My 17 year-old daughter was recently ordered to “get off your high horse” by a highly credentialed founder of a policy think tank when she asked a clarifying question during a talk. He read her honest question as moral posturing and challenged her not only to dismount, but to come up with a better policy prescription than the one he was presenting. Her question was not performative—she registered a contradiction that fed her need to interrogate further. But he chose to respond to her as if she were posturing and not asking, perhaps sensing correctly that any answer he could have offered would have been unsatisfactory to her. She is a progressive thinker with a strong sense of justice and beneath her desire to understand was also a recognition that to understand, in this case, was to be morally outraged.
My daughter was being called out for “virtue signaling,” a phenomenon where those who declare outrage or support progressive ideas, primarily on social media, are accused of being insincere or merely performative. Her interlocutor went on to test her sincerity by challenging her to offer a solution to the intractable problem she was interrogating. Really? Can we only be sincere in our moral commitments if we know how to fix the problem? And is it okay to express our righteous indignation in a context where our commitment to a cause remains unproven?
An article in last week’s New York Times on “‘Virtue Signaling’ Isn’t the Problem. Not Believing One Another Is” explores this tension between public expressions of indignation and our perceived private commitments to those values. I could switch out my Facebook profile photo every day with a meme announcing my loyalty to any number causes I care about and some would roll their eyes and dismiss me as a knee-jerk, naive progressive. Or worse, someone who just wants everyone to think she cares—virtue signaling in a pejorative sense. In our meme posting, Facebook proclamations, yard signage and rhetorical expressions of moral outrage, have we become guilty of a kind of moral posturing that, far from being benign, invites others to greet our outrage with skepticism or to dismiss us altogether?
Such cynicism is dangerous.
By viewing the proliferation of expression of righteous indignation as gratuitous or showy, we risk downplaying the unceasing cascade of issues worthy of our indignation. Since Trump has taken office, and even prior to this, in the run-up to the election, he has gone retrograde on about every issue that’s important to me, many of which I have advocated for and worked to advance: race and gender equality, civil rights, immigration, LGTBQ rights, voter rights, funding for science and the arts, abortion, climate change, international diplomacy and on and on. Just as my capacity for love grows with every addition to my extended family, so too does my moral outrage increase with each and every injustice. My deeply held values, as a Jew, an American, and a product of my family, have blessed me with a circle of moral concern with an enormous circumference. I am compelled to champion the many causes I care about in the public sphere as sincere expressions of outrage.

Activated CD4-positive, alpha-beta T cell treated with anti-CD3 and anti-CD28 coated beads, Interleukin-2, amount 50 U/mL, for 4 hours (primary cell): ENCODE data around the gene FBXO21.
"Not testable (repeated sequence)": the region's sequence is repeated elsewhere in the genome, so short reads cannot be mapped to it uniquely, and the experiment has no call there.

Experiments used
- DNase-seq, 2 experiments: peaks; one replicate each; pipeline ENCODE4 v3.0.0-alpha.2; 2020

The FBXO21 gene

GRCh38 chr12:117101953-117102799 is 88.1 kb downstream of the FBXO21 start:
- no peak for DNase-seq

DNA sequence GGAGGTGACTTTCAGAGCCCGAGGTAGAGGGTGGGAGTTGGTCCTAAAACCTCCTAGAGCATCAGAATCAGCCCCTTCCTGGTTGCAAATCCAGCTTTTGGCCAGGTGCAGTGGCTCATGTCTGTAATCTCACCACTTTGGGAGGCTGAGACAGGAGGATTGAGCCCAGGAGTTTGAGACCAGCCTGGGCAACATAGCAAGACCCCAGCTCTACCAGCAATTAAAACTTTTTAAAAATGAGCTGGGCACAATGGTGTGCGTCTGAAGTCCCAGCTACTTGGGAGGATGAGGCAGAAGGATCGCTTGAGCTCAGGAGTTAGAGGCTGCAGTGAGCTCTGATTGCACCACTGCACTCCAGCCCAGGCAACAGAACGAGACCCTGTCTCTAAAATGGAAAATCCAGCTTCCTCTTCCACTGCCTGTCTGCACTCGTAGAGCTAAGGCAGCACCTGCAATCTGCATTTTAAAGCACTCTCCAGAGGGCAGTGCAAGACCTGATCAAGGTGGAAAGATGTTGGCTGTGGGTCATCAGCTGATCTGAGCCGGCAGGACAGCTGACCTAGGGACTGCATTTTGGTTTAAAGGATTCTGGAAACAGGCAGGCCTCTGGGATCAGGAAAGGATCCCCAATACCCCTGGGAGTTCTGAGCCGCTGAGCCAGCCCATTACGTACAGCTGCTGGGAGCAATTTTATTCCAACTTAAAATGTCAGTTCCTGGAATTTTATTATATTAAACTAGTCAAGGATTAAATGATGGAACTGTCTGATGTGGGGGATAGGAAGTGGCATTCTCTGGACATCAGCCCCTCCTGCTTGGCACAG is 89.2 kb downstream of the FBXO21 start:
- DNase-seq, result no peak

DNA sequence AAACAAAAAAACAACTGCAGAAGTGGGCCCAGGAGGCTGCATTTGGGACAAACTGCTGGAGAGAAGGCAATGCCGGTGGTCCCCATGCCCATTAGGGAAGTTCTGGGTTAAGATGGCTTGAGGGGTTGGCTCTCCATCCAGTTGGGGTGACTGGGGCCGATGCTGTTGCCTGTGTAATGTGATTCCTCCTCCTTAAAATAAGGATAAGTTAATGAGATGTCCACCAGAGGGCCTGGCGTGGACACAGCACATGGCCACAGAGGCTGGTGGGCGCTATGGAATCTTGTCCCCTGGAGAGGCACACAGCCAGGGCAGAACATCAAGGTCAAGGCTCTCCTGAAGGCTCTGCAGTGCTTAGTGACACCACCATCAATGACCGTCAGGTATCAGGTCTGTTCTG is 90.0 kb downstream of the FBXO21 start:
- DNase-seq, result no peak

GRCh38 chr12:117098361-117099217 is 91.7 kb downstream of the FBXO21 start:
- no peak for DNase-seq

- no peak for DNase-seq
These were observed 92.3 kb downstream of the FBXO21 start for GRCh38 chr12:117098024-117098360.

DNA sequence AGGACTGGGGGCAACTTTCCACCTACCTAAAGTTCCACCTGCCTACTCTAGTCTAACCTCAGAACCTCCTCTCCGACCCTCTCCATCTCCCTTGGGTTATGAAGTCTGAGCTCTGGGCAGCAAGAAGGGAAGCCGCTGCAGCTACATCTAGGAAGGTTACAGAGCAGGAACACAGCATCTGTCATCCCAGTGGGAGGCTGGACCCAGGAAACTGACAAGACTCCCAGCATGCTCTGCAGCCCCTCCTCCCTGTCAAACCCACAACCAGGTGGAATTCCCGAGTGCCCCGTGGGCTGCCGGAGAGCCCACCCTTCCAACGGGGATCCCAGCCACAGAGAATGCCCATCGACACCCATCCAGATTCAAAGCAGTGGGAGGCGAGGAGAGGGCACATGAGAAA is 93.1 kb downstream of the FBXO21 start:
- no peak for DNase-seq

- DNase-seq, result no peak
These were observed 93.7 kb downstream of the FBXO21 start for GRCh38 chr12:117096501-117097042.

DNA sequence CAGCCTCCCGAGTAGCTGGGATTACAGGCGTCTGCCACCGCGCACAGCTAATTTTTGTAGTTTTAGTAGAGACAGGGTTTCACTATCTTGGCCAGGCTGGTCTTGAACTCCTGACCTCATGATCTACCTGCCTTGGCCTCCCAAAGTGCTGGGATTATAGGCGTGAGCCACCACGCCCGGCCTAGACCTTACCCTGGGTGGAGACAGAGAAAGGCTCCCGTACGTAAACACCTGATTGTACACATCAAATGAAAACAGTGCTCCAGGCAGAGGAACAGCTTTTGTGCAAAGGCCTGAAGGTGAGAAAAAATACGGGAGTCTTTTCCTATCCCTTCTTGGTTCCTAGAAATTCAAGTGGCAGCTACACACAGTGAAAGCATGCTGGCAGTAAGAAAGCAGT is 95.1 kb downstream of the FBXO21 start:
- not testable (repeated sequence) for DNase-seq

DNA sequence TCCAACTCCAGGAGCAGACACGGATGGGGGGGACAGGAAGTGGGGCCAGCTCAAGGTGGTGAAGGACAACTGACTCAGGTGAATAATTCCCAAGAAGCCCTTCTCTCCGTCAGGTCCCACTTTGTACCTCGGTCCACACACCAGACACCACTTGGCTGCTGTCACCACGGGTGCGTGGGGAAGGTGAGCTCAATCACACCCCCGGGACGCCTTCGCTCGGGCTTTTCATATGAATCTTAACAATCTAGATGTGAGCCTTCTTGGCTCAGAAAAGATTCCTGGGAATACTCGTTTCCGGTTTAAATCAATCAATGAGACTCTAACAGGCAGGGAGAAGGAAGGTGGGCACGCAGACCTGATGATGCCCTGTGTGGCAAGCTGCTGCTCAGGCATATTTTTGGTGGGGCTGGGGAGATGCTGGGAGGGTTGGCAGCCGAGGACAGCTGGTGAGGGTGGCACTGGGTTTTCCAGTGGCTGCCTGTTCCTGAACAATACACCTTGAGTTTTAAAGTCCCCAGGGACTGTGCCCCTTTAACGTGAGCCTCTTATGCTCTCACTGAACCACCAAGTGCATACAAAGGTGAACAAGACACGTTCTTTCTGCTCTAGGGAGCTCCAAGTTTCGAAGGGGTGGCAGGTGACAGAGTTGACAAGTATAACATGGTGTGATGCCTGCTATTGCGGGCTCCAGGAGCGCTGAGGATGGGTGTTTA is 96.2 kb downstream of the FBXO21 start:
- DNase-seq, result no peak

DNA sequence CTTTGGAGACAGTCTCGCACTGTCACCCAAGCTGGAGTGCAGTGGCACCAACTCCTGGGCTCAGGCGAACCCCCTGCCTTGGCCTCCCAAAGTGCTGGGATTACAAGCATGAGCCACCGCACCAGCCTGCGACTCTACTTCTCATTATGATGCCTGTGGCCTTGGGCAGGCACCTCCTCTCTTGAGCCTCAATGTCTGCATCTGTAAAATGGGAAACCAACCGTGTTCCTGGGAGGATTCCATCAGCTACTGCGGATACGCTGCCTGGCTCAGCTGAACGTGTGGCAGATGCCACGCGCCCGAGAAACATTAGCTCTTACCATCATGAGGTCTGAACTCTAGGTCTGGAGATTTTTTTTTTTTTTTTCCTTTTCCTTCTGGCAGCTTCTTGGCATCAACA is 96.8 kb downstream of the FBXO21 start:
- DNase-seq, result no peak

But my public declaration of my values is not enough. Holding a sincere commitment does not require that I know how to solve these complex problems, but it does require that I contribute to creating an environment where achieving solutions is possible.
Taking sincere action during such trying and complicated time is not easy. We feel overwhelmed and impotent as moral agents to affect change. We turn accusations of virtue signaling inward on ourselves and then run the risk of silencing ourselves altogether. How can I act or even speak when I don’t know how to solve the problem? Which issue do I choose to advance? What difference will my actions make anyway? We may be afraid to plant a moral flag in the ground because we feel so limited in our capacity to be change makers. And to be sure, we are limited: time, money, the hours in the day, levels of expertise and just plain energy; they are all finite resources.
But, like my daughter, we don’t need to have the solutions to express moral concern, to begin to interrogate and act on the injustice at hand. Far from being cowed or overwhelmed, those of us who care about many issues have the capacity to act on them—albeit over time. For me, this has meant shifting my primary focus from climate change, to human rights, to voter registration, to Muslim–Jewish relations. It means that my monthly donations to charity run the gamut from public radio to international human rights. It means going to rallies in DC and Brooklyn, knocking on doors in Pennsylvania and calling my elected officials every Friday morning at 9 am.
Others may choose to focus on a particular issue, working to advance justice in this area as an expression of their wider commitments. The key is to stay engaged—attend a march, vote, or give charity—and keep going. Democracy and justice are muscles that need to be strengthened not only in words but also in action, exercised rigorously and regularly if we want them to stay strong and to endure.
Keep signaling your outrage. And others should not accuse you of mounting your high horse. You are signaling not your virtue but the values for which you wish to be held accountable as you strive to act in solidarity with all who share them. And then keep striving, exercising your activism, working to keep yourself and our democracy strong and healthy. It’s only in such a thriving democracy that solutions become possible.
Rachel Jacoby Rosenfield is Executive Vice President at the Shalom Hartman Institute of North America.